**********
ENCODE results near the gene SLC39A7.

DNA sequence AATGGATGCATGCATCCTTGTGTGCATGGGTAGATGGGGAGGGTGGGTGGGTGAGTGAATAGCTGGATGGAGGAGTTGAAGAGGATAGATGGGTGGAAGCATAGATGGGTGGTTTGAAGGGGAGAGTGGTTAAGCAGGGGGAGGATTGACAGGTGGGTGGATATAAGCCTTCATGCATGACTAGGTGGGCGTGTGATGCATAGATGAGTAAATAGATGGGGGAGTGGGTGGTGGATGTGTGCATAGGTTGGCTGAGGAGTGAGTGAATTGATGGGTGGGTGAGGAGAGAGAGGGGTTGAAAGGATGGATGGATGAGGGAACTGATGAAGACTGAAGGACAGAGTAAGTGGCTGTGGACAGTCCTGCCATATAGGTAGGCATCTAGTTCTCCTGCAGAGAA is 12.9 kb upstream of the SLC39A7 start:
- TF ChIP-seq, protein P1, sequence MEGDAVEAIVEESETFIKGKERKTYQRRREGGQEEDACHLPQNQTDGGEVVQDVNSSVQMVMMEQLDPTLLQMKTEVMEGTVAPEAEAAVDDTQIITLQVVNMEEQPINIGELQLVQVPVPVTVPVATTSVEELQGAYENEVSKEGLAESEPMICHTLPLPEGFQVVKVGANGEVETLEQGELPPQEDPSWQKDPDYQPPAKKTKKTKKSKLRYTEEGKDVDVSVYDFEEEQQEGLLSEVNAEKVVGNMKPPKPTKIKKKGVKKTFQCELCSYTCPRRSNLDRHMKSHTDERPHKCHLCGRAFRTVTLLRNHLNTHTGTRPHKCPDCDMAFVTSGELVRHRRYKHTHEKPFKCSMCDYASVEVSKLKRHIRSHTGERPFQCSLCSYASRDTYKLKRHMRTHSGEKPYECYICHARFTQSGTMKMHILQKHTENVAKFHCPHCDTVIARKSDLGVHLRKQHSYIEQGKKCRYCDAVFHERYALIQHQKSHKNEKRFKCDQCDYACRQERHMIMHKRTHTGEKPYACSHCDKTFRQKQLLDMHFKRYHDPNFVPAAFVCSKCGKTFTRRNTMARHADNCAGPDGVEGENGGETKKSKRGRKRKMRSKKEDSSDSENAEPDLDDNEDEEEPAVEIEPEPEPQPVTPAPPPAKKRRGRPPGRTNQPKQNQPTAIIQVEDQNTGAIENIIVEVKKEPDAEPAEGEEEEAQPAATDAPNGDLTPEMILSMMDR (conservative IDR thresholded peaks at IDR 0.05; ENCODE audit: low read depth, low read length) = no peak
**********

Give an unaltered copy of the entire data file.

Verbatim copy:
ENCODE results near the gene SLC39A7.

DNA sequence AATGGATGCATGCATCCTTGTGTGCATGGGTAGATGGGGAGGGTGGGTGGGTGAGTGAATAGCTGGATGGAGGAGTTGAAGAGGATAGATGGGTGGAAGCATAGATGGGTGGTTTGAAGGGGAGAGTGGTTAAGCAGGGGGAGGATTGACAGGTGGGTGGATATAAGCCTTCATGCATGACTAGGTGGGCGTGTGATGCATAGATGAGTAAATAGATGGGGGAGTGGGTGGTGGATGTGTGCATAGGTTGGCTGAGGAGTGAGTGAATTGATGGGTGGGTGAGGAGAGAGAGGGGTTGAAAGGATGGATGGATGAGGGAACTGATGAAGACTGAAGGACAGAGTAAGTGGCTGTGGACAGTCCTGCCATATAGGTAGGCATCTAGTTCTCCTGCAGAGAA is 12.9 kb upstream of the SLC39A7 start:
- TF ChIP-seq, protein P1, sequence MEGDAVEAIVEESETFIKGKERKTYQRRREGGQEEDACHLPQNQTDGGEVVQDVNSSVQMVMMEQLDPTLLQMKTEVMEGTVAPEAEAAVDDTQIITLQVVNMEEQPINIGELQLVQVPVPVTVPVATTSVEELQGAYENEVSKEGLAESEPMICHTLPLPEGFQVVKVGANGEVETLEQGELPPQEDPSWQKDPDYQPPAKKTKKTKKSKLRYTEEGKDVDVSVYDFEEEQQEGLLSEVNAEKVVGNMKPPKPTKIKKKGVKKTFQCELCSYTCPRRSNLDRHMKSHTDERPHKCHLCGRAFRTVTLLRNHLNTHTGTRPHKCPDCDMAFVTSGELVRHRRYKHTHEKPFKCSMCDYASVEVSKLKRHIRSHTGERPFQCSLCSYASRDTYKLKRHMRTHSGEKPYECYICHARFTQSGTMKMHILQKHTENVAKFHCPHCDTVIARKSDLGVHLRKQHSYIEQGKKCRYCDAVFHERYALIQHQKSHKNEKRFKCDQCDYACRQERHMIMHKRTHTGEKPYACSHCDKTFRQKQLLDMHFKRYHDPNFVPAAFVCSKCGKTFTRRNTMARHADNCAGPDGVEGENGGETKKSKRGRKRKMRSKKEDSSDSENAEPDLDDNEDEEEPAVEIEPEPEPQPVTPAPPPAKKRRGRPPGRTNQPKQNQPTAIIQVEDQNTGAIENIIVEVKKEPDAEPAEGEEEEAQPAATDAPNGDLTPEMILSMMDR (conservative IDR thresholded peaks at IDR 0.05; ENCODE audit: low read depth, low read length) = no peak